The directors of state prison systems tend to keep a low profile. But Mr. Raemisch’s brief prison stay — he spent 20 hours in the cell and wrote about the experience in an opinion piece in The New York Times last month — drew local and national headlines.
On Capitol Hill, where Mr. Raemisch told a Senate subcommittee last month that solitary confinement was “overused, misused and abused,” he was besieged by well-wishers, including representatives of the American Civil Liberties Union, who joked that directors in other states might now want to take “the Colorado challenge.” Others, though, called his action a politically motivated stunt. “This guy is jive,” said Peter Boyles, a conservative talk radio host in Denver.
Mr. Raemisch, 60, is not the first corrections director to criticize the widespread reliance of American prisons on solitary confinement, the practice of locking prisoners alone in cells for 22 or more hours a day over a period of months, years or even decades. In the last two years, an increasing number of states, prodded by lawsuits, lower budgets and public opinion, have been rethinking the policy.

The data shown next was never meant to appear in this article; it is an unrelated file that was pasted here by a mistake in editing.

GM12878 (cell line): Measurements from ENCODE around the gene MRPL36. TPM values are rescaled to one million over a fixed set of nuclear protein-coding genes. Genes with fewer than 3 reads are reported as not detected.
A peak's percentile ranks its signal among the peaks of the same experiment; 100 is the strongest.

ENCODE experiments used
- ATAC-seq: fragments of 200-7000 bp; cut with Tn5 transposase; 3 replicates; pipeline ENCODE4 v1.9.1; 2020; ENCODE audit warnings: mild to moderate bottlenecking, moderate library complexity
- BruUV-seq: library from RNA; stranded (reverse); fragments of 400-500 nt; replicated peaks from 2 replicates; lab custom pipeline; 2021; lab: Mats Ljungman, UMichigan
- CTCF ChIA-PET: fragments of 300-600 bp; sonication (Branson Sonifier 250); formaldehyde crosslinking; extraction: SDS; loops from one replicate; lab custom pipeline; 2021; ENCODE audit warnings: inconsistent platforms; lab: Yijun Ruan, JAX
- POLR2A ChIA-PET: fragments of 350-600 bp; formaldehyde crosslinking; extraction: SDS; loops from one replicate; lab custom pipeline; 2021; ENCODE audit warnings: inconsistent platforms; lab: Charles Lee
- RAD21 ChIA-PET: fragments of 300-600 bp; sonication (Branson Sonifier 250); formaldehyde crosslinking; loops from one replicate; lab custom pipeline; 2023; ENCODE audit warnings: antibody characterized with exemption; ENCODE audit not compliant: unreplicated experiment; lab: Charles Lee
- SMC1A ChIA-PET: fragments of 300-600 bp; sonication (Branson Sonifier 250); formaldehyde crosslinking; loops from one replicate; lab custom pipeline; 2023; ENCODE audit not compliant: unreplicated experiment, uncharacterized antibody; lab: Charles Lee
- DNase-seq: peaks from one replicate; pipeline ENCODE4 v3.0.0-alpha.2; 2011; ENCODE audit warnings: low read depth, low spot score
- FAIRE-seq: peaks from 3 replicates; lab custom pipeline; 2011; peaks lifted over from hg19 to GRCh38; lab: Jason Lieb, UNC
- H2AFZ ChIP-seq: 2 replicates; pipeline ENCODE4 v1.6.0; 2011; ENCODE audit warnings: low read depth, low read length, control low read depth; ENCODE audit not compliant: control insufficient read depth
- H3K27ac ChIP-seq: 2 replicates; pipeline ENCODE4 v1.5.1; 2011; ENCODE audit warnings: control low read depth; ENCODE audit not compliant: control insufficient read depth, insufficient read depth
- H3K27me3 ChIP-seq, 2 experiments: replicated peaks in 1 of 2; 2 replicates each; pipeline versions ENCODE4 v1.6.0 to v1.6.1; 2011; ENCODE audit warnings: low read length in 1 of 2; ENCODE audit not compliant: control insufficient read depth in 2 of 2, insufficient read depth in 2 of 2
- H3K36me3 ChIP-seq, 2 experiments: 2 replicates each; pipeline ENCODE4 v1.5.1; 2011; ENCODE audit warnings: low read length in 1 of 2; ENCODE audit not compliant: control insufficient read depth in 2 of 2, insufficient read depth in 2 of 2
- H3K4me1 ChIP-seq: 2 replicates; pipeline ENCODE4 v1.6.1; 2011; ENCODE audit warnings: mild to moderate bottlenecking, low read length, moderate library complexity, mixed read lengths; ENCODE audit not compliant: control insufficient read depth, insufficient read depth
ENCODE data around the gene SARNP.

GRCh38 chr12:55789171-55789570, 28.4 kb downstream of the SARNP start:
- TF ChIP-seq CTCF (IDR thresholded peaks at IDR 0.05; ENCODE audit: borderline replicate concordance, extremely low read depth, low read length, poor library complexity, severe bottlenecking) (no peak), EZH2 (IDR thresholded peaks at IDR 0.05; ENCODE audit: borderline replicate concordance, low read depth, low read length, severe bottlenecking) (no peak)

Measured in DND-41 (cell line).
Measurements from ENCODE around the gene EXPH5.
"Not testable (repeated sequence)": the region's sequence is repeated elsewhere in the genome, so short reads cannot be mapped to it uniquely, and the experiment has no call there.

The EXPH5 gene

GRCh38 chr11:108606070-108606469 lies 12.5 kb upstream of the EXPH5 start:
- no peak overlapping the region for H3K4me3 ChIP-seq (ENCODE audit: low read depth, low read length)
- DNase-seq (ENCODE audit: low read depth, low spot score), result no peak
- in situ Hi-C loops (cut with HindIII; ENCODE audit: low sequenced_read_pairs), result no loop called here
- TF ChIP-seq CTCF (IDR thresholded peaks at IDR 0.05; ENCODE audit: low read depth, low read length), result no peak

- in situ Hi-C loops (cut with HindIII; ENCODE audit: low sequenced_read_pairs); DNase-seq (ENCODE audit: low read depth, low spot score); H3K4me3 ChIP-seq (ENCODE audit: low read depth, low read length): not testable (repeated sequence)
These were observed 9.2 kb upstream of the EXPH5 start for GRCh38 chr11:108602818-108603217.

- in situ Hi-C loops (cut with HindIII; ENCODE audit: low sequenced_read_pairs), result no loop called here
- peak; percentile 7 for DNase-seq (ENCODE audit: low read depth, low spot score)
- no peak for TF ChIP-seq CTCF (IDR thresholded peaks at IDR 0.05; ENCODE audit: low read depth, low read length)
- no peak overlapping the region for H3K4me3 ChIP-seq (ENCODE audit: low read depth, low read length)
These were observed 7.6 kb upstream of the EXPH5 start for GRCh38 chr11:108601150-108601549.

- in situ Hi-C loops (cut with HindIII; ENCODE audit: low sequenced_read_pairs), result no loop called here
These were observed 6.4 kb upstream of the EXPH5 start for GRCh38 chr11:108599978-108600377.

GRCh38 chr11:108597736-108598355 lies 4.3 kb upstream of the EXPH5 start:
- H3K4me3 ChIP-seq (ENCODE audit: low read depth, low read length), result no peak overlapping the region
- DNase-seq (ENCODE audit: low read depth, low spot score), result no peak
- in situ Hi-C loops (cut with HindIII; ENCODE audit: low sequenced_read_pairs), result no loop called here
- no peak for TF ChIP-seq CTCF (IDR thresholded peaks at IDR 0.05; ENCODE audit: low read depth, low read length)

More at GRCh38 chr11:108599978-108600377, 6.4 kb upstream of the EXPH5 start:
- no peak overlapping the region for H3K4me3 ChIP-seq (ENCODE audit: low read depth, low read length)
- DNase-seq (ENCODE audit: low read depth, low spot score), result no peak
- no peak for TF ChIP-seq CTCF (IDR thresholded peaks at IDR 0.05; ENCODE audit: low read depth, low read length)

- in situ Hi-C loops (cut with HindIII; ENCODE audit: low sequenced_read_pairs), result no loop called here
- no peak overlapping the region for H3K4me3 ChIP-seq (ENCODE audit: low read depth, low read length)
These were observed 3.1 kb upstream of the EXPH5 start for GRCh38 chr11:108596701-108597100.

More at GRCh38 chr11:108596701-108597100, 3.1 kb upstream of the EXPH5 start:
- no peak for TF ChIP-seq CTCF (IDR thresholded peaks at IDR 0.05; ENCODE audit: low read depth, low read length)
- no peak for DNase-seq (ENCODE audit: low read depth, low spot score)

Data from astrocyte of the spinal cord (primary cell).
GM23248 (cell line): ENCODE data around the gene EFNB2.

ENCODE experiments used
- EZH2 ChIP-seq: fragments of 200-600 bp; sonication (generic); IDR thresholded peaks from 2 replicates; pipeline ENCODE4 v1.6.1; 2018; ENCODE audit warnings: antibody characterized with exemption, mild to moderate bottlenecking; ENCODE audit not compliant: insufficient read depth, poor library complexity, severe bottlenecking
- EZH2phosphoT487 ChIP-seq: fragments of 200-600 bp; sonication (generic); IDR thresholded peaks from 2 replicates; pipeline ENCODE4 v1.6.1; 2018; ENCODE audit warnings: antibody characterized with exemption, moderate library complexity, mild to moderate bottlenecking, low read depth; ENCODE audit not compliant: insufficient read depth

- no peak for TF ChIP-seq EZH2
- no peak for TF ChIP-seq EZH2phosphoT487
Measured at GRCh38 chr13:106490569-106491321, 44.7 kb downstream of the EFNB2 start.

Tom Clements, Colorado’s previous executive director of corrections, was convinced that many inmates in segregation cells — Colorado made extensive use of solitary confinement — did not need to be there. He was particularly worried about the state’s habit of releasing some prisoners from long-term isolation directly onto the streets, with no transition. Mr. Clements’s killer, Evan S. Ebel, who died in a shootout later with the police, was one such prisoner.